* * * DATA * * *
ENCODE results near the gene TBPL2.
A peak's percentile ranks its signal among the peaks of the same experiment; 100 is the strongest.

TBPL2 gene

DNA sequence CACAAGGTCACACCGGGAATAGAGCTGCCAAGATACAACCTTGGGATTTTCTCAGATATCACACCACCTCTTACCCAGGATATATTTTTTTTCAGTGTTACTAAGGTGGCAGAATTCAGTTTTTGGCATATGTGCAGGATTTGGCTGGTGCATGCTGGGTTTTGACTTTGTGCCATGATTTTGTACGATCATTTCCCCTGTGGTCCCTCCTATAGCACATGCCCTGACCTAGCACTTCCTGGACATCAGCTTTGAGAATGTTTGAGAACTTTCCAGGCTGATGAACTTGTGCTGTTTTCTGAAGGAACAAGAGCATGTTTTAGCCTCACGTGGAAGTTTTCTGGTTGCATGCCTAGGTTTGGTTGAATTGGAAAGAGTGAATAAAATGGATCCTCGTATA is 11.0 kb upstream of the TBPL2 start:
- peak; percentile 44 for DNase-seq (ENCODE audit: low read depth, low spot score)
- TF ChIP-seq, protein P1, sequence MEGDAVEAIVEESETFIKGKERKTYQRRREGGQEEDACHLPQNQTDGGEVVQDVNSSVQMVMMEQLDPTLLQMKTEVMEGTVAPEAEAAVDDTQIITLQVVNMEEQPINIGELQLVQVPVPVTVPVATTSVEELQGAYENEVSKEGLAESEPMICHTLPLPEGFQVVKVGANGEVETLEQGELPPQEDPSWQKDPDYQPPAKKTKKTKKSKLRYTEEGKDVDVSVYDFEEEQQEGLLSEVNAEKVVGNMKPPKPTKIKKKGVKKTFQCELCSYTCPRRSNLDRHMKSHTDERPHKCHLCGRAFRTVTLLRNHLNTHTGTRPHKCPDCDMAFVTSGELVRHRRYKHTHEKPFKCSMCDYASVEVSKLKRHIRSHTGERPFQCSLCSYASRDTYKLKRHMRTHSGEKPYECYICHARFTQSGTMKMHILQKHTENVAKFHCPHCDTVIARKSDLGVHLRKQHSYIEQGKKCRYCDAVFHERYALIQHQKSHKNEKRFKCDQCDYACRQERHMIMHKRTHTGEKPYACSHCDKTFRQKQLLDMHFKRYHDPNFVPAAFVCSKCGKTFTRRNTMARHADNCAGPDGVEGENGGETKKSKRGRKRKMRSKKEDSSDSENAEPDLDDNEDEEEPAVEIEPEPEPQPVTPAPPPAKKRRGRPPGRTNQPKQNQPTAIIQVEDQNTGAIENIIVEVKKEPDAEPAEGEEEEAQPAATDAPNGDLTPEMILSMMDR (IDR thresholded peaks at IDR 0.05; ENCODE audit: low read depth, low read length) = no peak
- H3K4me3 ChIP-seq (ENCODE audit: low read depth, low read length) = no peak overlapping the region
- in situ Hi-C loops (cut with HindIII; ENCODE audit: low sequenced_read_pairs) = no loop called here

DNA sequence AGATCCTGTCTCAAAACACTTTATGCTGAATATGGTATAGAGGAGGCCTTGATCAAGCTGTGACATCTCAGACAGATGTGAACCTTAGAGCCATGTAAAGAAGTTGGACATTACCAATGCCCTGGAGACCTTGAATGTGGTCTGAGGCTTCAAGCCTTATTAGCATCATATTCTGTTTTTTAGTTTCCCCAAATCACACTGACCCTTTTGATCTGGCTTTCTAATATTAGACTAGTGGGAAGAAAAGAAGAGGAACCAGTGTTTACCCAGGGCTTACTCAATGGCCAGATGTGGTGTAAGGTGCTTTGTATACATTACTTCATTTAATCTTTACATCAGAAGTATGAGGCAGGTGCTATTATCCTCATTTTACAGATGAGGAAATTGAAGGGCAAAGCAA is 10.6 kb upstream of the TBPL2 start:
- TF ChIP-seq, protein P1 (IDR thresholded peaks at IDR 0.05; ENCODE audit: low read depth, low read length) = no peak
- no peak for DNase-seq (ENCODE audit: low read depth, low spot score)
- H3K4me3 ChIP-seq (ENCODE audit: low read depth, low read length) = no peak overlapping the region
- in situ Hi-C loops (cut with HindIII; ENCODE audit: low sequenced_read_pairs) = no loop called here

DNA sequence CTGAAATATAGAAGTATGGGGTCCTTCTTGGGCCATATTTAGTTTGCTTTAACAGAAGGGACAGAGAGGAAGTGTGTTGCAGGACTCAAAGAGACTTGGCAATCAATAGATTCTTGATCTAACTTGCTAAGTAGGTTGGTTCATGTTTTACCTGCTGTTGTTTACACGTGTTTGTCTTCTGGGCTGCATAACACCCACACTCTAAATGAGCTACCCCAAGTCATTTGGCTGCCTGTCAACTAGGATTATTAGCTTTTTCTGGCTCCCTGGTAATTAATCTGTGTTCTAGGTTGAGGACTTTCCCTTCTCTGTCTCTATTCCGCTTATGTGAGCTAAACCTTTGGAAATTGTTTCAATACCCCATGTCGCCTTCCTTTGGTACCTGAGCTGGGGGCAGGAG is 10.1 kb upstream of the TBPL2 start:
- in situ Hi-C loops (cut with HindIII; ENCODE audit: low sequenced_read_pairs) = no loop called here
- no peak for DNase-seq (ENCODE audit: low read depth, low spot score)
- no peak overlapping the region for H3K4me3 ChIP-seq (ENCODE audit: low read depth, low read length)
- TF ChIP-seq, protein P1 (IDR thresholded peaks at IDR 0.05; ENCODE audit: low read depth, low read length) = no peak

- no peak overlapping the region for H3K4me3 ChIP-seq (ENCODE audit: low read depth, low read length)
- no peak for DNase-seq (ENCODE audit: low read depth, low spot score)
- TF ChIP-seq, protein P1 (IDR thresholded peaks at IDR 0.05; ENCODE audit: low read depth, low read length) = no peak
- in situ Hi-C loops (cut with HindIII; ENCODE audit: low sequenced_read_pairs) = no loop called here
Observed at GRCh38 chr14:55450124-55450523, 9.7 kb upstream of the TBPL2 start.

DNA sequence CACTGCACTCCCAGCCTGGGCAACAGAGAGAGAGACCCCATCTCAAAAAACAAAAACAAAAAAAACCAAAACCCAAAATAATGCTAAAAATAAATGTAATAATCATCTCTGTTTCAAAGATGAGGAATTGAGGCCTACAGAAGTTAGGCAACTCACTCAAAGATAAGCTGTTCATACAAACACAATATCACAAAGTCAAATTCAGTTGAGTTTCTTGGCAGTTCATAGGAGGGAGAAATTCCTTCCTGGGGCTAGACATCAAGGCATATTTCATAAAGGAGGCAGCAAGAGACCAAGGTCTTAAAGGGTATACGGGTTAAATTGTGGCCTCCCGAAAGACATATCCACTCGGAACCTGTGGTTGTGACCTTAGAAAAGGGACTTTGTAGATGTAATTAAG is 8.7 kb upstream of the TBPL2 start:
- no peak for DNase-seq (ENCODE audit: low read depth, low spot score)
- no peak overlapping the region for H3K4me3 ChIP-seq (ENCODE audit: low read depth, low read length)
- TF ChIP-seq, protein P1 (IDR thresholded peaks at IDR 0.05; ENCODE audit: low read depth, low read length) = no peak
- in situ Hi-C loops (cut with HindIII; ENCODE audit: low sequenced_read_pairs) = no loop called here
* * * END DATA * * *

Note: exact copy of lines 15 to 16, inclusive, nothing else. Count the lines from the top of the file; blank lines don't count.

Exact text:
- in situ Hi-C loops (cut with HindIII; ENCODE audit: low sequenced_read_pairs) = no loop called here
- no peak for DNase-seq (ENCODE audit: low read depth, low spot score)